Biochar, a process used in farming cultures for millennia to increase soil fertility, was the subject of a research project, the results of which will be unveiled at a seminar at Wollongbar next month.
The federally funded National Biochar Research Initiative forms part of the Australian Government's $46.2 million Climate Change Research Program.
For thousands of years farming cultures like those in South America have used biochars to increase the productivity of their soils.
Now, some of our leading scientists are confident waste products like wood chips, chicken manure and paper could help offset greenhouse gas emissions.
Researchers into biochar have been conducting field trials at Wollongbar since 2006.
NSW Department of Primary Industries (DPI) spokesman Luke van Zwieten said biochar was a black granular form of charcoal created by heating natural organic materials in a low oxygen environment.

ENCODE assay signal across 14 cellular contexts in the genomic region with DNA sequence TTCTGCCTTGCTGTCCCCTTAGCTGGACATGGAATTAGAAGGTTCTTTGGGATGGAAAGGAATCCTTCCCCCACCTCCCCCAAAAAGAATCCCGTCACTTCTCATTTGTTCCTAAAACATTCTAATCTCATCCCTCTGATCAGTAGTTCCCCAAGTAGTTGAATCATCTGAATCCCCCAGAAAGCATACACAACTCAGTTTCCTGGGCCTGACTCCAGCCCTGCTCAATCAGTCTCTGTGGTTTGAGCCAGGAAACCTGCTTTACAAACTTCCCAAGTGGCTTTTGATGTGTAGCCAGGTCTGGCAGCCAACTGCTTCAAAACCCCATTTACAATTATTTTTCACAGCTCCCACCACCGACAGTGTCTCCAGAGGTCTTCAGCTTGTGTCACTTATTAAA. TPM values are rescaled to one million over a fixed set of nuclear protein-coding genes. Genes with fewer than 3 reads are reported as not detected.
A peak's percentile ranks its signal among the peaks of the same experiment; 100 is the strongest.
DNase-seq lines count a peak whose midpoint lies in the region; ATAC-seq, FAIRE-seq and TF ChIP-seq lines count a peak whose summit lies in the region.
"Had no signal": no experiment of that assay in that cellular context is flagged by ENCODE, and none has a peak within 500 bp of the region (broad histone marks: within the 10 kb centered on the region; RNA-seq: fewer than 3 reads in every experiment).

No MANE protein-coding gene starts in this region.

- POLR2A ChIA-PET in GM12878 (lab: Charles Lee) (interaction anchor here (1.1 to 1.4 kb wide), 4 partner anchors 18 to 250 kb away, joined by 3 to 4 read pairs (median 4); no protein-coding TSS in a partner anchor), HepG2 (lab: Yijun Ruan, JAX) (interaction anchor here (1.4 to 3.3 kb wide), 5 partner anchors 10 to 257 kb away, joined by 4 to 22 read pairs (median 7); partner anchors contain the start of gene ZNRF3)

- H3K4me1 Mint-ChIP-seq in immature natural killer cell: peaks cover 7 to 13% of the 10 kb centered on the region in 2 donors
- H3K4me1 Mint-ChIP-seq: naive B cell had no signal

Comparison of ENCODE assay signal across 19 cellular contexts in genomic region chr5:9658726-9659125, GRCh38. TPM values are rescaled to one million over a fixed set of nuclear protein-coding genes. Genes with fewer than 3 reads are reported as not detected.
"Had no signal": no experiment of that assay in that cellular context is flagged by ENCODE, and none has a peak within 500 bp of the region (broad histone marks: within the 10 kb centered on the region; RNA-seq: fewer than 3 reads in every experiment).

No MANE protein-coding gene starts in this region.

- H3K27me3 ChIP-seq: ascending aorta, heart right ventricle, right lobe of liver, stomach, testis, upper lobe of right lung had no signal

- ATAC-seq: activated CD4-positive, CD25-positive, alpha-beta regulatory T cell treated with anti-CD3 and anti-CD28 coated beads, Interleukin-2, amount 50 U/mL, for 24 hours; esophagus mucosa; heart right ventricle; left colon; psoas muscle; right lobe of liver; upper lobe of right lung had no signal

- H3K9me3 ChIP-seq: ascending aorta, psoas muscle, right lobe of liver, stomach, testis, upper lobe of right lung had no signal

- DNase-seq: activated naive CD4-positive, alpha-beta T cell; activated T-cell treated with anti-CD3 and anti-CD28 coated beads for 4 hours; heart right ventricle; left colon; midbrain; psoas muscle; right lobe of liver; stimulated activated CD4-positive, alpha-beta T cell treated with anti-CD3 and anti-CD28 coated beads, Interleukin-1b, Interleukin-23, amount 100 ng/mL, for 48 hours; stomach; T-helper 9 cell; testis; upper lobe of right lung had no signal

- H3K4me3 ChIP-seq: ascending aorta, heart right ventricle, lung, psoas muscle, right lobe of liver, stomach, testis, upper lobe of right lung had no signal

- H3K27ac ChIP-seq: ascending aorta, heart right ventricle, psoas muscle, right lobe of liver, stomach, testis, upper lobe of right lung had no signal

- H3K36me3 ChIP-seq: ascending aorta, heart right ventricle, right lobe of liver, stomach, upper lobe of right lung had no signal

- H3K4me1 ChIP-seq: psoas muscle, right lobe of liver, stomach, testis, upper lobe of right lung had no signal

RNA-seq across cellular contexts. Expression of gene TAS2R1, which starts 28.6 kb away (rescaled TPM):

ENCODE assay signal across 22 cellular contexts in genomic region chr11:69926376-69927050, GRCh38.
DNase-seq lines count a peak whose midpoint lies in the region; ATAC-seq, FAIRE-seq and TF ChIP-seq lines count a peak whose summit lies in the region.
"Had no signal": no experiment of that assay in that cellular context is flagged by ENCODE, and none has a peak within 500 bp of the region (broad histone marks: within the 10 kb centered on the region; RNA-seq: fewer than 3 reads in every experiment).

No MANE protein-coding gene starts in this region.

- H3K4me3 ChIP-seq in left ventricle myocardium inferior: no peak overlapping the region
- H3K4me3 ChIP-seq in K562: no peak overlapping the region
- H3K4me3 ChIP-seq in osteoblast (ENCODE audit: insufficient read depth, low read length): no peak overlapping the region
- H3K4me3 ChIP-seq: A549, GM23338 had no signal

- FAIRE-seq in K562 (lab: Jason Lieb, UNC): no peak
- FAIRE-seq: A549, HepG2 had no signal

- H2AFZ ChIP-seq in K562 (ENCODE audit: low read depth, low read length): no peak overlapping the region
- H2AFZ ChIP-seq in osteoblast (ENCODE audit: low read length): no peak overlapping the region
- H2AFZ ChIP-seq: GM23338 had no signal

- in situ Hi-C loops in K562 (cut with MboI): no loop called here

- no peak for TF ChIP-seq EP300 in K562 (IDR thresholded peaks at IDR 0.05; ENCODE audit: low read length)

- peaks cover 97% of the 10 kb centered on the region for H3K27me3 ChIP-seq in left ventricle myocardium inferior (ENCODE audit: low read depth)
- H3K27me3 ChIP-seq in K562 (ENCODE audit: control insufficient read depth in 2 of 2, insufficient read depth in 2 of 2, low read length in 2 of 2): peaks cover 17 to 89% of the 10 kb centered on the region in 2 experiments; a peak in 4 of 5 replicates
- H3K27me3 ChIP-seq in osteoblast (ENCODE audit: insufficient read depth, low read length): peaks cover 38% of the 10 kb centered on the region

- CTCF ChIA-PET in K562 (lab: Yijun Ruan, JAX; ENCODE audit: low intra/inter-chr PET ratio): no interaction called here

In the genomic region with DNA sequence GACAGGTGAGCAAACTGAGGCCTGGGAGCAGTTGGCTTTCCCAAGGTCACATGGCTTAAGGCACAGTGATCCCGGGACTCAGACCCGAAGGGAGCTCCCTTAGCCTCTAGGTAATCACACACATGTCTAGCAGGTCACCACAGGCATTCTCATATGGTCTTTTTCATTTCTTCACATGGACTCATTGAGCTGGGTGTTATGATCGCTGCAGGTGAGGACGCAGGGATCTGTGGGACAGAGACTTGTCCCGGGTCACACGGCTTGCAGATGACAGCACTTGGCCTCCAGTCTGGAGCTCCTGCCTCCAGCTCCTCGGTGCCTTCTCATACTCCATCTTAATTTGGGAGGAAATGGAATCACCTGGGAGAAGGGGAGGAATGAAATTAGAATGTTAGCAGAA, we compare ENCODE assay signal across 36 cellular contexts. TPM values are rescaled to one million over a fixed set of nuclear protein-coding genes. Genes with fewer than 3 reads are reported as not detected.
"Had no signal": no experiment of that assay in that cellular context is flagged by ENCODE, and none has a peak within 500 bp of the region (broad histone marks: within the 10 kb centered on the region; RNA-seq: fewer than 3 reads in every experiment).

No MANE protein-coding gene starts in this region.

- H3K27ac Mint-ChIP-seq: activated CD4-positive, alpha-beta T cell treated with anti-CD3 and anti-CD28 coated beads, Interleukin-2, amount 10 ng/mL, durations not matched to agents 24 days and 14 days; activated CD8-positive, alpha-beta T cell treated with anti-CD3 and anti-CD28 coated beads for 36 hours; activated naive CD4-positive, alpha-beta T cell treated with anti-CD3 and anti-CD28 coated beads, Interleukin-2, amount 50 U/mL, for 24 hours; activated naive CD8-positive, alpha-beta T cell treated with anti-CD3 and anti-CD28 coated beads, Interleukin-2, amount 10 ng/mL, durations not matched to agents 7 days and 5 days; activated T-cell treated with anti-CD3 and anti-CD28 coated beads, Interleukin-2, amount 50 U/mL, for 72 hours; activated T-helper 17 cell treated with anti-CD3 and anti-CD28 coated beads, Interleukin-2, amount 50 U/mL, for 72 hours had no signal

"Our project is testing a range of biochar in different soils and under different conditions to find out how they interact and their impacts on soil health, carbon sequestration and the mitigation of greenhouse gas emissions," Mr van Zwieten said.
Tweed/Richmond Canegrowers Association and local climate champion Robert Quirk, who's involved with biochar field trials on the Northern Rivers, will speak at the seminar, alongside academics and speakers from the CSIRO, DPI and Rural Climate Solutions.
It's on Wednesday, June 6, from 9am-3pm at the Wollongbar Primary Industries Institute, with morning tea and lunch provided.
It's essential to book ahead. Phone 6766 5222 or email email@example.com by Wednesday, May 30.
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